In order to make the patterns for the bow, I took a photo of the bow on the statue and printed the photo in 1:1 scale using a website to scale the picture up to my desired size and section it into A4 format. I then printed it, checked the scale to myself in comparison to the statue and trimmed it. I recommend using this method of paper patterns when creating large props to get the scale as accurate as possible.

After modifying my corset pattern, I transferred it onto the brown fabric to make the actual real corset. When doing all this I learned how to baste, which is something I've never done before (or at least not known the proper name for). As aforementioned, to see how to make your own corset of this model and with more thorough explanations than I'm able to provide, head over to Aranea Black. For this corset I chose steel wire boning so that it's flexible, yet firm. The fabric itself is very thin and weak, and not intended for corsetmaking overall however I decided on using it since it's a piece only made for underlying structure and won't be visible with the full costume on. The steel boning is purchased from Gittes Tygkälla, and the waist ribbon, boning channels and front closure is purchased from Röda Tråden (Not sponsored).

All parts cut, and started basting

Testing the fit with all parts basted together, and adding the waist-tape

Adding the boning channels and boning

The finished corset, with added front closure and eyelets in the back!

Going back to the cape, I had to make this cape two times. The first time I made it I had three layers of fabric. Two velvet layers with a linen liner fabric. In order to make it stick together I tried to glue the whole liner, however that made the cape itself incredibly stiff, not to mention heavy. So I decided to salvage what I could from it and make a second cape. Since I had already spent a huge amount of time hand-embroidering the edges and all the details, I cut those off and transferred onto cape number 2. The second time around making it I only put liner fabrics glued where the tears in the cape are, and in the bottom. This made it nice and flowy, still heavy due to my decision of using two layers of velvet, but manageable. The edges as aforementioned are embroidered by hand using a gold thread over foam applications. I used the statue as reference, and cut out the foam applications and glued them to the cape and embroidered around them to give a nice 3d texture. Before attaching the liner fabric I also airbrushed the bottom of the cape with acrylic paint to give the dirty patinated look. Due to the weight of the cape I had to figure out a new way of attaching it, since it would be too heavy to be attached directly into my shoulderpads as I've done in the past with these types of costumes. So I stitched in D-rings in the space where the hood is attached to the cape, and pulled strings through to scrunch it up even further than my folds and then had a string from that attached to the under-corset. This made it possible to have the very heavy cape and shoulders move independently of eachother. Also of course holes for the shoulder straps, ears and quiver were added.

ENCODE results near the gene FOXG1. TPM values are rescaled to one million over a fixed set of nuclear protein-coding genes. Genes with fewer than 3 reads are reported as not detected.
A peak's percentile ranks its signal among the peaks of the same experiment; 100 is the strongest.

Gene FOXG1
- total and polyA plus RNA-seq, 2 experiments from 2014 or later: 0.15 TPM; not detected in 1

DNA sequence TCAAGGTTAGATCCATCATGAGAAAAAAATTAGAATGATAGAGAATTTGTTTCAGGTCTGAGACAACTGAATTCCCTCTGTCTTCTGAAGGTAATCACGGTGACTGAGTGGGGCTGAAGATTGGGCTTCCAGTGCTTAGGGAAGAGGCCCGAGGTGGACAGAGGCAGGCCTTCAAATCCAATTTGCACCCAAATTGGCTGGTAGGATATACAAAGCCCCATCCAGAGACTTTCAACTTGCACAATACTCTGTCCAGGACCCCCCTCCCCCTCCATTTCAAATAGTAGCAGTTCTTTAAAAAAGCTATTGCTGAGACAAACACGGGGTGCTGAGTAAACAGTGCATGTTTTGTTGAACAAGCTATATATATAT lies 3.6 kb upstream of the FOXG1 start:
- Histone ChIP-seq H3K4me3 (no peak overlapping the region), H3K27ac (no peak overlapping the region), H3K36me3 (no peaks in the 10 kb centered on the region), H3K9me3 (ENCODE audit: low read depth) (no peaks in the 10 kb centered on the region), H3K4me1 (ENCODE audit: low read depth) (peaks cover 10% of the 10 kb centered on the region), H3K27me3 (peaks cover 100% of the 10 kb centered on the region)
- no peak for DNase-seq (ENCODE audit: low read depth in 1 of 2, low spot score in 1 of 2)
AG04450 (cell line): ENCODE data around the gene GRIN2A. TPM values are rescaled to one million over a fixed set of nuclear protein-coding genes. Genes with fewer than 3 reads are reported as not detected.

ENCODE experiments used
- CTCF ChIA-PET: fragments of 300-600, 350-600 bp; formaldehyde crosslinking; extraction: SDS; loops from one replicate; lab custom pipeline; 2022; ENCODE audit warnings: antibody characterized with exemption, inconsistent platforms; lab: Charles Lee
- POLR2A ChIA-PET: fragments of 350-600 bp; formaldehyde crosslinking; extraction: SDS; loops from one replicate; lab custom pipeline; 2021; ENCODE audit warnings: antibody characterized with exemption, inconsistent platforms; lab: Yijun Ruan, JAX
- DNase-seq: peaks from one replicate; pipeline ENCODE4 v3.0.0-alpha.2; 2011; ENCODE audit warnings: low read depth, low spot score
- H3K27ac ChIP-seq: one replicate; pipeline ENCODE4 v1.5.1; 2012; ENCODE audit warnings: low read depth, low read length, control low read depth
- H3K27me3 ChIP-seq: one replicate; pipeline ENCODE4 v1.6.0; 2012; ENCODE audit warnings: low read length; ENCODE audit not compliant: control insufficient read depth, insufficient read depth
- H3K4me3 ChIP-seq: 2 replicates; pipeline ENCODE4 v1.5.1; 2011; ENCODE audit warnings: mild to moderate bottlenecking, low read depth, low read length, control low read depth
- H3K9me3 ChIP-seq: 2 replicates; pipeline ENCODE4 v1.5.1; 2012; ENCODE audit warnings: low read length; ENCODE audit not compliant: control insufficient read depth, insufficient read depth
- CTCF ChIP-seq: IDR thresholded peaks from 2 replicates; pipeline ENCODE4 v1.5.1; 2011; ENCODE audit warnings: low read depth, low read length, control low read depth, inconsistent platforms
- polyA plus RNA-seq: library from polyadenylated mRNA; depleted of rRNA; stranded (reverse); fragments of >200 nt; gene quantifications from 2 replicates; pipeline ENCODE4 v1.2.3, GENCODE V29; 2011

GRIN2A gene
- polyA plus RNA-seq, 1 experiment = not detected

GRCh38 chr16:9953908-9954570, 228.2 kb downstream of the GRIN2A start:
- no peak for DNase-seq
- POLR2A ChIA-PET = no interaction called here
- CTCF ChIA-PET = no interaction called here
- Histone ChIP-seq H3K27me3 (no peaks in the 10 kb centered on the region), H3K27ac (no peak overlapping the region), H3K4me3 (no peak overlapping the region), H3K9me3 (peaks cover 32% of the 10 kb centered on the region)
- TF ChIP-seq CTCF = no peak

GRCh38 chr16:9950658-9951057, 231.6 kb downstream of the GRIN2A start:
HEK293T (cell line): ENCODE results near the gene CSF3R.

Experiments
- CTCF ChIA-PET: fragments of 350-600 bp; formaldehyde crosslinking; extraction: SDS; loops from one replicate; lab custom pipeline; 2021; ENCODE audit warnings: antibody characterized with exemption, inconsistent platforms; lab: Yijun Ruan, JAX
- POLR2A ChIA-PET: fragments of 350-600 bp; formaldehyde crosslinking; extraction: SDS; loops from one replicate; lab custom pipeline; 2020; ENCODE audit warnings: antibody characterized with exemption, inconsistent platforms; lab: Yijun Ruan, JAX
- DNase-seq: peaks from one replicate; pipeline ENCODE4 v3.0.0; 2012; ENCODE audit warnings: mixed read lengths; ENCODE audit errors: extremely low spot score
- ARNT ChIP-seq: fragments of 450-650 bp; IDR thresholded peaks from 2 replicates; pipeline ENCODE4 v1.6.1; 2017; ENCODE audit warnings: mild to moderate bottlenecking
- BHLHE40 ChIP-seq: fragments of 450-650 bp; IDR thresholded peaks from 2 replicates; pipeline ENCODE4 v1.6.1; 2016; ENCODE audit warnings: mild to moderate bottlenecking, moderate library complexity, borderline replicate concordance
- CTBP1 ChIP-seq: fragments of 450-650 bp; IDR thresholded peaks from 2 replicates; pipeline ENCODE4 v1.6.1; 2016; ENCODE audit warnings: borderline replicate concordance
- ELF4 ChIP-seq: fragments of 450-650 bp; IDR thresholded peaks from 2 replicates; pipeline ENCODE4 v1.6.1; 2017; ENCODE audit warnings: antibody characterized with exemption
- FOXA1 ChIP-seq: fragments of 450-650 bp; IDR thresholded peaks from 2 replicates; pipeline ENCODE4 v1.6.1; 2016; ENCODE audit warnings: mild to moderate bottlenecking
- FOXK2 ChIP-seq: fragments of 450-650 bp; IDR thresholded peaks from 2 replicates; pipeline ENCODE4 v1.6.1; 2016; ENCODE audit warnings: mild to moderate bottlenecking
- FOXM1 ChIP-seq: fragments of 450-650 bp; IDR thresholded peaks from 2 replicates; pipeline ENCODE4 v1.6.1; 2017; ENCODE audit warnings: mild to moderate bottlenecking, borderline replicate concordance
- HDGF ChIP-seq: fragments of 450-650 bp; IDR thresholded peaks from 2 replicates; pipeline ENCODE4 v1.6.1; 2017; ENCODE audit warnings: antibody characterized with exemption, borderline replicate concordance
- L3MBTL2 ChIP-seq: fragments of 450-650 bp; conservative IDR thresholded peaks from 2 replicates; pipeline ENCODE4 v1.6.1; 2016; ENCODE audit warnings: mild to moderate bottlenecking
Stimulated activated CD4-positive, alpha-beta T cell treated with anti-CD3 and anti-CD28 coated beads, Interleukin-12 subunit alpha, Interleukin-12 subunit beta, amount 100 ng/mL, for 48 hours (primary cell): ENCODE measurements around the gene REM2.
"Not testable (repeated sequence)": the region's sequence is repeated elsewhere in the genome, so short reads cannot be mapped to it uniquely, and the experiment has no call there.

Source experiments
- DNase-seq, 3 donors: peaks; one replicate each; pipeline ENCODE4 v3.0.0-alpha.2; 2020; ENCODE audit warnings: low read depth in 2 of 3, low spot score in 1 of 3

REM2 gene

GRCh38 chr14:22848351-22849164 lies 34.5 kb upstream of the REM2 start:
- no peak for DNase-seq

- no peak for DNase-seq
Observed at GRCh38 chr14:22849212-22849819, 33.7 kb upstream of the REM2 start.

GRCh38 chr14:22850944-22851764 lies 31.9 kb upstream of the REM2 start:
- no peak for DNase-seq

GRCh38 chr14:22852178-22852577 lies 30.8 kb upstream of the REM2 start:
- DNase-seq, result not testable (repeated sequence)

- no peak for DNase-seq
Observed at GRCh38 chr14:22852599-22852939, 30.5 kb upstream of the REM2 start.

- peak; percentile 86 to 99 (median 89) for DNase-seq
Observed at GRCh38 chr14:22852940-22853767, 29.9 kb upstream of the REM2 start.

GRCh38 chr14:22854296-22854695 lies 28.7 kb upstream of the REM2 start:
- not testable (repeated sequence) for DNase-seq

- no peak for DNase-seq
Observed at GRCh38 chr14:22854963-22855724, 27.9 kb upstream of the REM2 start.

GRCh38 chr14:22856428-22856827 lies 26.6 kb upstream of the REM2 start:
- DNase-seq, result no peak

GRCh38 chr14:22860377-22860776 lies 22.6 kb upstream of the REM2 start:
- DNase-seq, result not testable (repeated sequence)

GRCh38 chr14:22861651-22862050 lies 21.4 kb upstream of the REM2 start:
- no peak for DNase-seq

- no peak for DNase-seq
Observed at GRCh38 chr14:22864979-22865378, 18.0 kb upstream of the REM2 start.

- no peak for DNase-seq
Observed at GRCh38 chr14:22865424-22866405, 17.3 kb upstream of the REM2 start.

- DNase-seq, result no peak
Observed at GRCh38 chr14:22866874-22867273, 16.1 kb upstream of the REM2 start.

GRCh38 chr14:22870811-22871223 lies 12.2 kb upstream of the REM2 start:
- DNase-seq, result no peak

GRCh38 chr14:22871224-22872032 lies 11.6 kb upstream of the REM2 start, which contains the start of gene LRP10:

Creating the patterns and transferring them onto 2mm eva foam

Checking the cape for which patterns go where, and measuring the distance to be symmetrical between both sides.

Embroidering all the patterns by hand

Airbrushing and placing together with the liner fabric

D-rings stitched where the hood is attached, and testing the strap length going to the under-corset.